Classic Bike Guide



BSA used the basis of the 441cc competitio­n engine to create a production competitio­n off-roader called the Victor GP. Whether the Victor name was down to it winning two world championsh­ips or because Jeff Smith’s middle name was Victor is the subject of some debate, but this may have just been a happy accident.

BSA then turned its worldbeati­ng factory motocrosse­r into a Victor Enduro model. This had the compressio­n reduced to 9.4:1 by means of a plate below the barrel, with the engine housed in a version of the C15T frame. In 1967, BSA used the Enduro to build a Roadster to replace the less exciting B40, which had been out of production for a year.

For reasons best known to itself, it pensioned off the Victor GP crosser – which was still successful in competitio­n off the showroom floor.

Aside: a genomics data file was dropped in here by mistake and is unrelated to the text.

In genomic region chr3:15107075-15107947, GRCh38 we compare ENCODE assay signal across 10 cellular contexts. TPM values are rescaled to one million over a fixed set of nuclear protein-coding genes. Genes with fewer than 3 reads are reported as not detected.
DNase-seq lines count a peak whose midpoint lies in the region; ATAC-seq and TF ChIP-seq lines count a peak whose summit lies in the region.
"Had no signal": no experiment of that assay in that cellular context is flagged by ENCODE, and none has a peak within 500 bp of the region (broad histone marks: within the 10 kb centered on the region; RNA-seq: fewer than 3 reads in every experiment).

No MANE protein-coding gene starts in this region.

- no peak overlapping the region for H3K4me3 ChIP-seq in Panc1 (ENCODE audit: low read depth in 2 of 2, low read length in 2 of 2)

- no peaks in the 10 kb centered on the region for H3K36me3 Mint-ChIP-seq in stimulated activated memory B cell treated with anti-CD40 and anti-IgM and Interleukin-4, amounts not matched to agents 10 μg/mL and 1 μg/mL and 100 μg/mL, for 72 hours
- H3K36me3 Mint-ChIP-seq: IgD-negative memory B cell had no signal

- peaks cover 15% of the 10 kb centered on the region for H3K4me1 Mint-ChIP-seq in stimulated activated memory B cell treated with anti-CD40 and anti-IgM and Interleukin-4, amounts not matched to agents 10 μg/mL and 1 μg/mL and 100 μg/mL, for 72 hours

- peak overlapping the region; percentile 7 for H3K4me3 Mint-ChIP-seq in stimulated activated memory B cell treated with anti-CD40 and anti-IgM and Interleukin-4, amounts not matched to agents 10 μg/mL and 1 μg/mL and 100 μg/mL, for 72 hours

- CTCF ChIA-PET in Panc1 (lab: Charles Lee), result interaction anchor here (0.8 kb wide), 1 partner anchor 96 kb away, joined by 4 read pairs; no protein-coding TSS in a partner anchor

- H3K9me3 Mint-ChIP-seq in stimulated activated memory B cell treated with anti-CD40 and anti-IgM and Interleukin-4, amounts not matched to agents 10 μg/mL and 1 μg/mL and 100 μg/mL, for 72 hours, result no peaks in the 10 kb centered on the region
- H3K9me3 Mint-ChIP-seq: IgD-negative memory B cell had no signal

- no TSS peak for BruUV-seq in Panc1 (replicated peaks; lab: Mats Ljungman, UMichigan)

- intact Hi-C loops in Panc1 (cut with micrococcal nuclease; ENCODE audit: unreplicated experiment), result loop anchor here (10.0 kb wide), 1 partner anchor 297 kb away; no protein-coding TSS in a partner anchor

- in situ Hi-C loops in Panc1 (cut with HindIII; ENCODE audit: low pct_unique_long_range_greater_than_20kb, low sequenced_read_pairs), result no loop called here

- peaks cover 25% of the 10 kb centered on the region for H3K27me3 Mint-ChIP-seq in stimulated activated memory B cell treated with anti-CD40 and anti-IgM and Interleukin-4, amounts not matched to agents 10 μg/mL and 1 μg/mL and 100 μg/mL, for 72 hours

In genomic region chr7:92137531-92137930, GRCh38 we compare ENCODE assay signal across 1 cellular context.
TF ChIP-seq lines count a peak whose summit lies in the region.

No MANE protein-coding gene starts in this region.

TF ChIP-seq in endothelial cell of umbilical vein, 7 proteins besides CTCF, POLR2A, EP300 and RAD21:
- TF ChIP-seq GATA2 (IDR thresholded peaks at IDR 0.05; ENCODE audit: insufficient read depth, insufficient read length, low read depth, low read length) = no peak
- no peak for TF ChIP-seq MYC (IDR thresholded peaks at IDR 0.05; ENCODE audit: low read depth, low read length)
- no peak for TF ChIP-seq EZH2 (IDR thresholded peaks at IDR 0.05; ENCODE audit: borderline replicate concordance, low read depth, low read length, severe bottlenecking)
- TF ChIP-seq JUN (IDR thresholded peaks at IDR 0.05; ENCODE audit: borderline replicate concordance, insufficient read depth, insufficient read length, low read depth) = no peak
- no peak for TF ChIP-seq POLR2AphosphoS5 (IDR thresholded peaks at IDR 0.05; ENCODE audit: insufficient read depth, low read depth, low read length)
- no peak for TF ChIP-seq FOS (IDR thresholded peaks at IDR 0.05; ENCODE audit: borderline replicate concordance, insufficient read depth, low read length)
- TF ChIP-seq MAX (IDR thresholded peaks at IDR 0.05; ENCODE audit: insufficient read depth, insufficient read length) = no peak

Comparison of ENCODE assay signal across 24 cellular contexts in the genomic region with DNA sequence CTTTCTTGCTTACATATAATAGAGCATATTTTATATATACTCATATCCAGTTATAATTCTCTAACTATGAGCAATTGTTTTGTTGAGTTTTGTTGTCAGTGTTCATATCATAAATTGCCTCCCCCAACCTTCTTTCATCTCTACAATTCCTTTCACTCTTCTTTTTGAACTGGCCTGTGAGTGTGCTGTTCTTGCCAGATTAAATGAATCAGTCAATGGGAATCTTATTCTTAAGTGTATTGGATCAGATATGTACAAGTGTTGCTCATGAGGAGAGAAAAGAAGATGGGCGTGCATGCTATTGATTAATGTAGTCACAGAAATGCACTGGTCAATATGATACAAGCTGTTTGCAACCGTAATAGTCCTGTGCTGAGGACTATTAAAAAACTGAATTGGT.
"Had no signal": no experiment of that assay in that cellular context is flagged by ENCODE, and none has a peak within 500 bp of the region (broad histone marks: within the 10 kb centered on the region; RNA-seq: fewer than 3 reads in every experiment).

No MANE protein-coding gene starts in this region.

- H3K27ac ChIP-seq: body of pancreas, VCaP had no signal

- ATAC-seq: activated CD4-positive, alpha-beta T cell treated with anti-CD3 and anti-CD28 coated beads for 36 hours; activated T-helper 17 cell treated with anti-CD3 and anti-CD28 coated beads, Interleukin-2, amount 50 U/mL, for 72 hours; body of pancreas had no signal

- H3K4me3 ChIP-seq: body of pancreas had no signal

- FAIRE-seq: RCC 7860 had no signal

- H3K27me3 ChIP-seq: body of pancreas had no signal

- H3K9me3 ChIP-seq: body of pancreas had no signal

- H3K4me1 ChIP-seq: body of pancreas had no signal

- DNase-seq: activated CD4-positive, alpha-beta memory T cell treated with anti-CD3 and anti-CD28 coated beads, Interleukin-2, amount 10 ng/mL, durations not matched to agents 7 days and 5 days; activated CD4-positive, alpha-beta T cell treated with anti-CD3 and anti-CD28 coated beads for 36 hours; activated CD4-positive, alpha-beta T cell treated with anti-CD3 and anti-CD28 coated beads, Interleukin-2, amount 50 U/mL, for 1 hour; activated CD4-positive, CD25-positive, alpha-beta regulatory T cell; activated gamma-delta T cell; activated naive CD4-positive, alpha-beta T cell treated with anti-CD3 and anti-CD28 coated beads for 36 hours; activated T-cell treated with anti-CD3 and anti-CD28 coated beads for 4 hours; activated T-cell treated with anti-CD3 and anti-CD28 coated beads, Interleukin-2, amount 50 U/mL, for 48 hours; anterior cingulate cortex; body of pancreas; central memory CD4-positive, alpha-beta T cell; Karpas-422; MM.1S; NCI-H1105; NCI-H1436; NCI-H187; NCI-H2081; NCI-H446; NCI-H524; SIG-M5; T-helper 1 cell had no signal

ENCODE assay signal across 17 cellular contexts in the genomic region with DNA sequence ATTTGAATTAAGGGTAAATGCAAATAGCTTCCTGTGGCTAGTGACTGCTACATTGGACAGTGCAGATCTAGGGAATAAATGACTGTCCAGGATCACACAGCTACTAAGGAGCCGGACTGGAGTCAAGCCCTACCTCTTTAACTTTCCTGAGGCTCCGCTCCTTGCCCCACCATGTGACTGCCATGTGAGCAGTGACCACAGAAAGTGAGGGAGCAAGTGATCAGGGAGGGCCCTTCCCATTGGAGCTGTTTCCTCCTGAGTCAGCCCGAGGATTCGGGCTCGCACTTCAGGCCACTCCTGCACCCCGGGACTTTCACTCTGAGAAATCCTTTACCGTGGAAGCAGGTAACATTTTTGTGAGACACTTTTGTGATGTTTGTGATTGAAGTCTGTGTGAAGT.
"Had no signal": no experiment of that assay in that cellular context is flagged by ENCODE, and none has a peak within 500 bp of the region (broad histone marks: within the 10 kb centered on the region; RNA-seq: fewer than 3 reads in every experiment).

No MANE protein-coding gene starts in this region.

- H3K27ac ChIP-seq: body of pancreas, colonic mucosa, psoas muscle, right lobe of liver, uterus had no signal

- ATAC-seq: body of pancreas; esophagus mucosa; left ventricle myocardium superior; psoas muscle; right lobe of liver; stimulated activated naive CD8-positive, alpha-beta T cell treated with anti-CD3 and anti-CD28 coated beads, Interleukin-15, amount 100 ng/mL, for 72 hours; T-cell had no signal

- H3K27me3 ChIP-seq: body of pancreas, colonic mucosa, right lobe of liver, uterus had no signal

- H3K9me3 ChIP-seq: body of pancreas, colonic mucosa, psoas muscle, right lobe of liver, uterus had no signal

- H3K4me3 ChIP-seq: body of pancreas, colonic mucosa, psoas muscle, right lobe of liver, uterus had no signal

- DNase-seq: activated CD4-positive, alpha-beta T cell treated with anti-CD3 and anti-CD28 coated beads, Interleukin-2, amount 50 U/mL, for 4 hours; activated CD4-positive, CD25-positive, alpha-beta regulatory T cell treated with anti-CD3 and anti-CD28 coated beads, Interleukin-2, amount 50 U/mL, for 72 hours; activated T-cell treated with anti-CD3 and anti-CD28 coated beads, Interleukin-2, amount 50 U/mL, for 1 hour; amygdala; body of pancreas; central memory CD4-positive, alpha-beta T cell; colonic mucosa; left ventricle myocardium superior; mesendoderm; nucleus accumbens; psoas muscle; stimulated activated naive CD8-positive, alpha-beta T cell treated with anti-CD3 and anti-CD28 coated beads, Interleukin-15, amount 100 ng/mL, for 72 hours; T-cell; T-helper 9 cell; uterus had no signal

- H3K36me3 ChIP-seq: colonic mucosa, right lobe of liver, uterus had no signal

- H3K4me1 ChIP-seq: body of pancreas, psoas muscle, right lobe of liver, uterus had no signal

The Victor Special roadster arrived with an updated version of the Enduro engine. By now the chrome-lined alloy barrel had been replaced by an alloy barrel with a cast-in liner. The first Victor Specials came with tiny aluminium tanks and a startling yellow finish, proposed by Bob Currie.

In late 1967, the alloy tank was replaced by a fibreglass item with a heavily scalloped look. When glass fibre tanks were banned, this tank was remade in steel, though it was a bit small for use on British roads. Roy Bacon felt that the powerful Victor would have been a better bet than the 250 Starfire for a learner, being more tractable and less stressed.

In late 1967 the Victor became the Shooting Star in the US. That name, originally used on the A10 twin, was adopted in the UK in 1968. The last 441 models got a new TLS front brake in 1969 and a new heavy duty oil pump in 1970. Power output was 34bhp for the GP and 28-30bhp for the other models. While this was 10bhp less than a Triumph Daytona twin, the BSA was 100lb (45kg) lighter.

In 1971, the Victor name was resurrecte­d for the oil-in-frame B50. It came in three versions: a Gold Star SS roadster, a Victor Trail and a Victor MX. The first models came with a tiny petrol tank, but the last roadster models were fitted with a rather unattracti­ve item from the last BSA Fleetstar 250.

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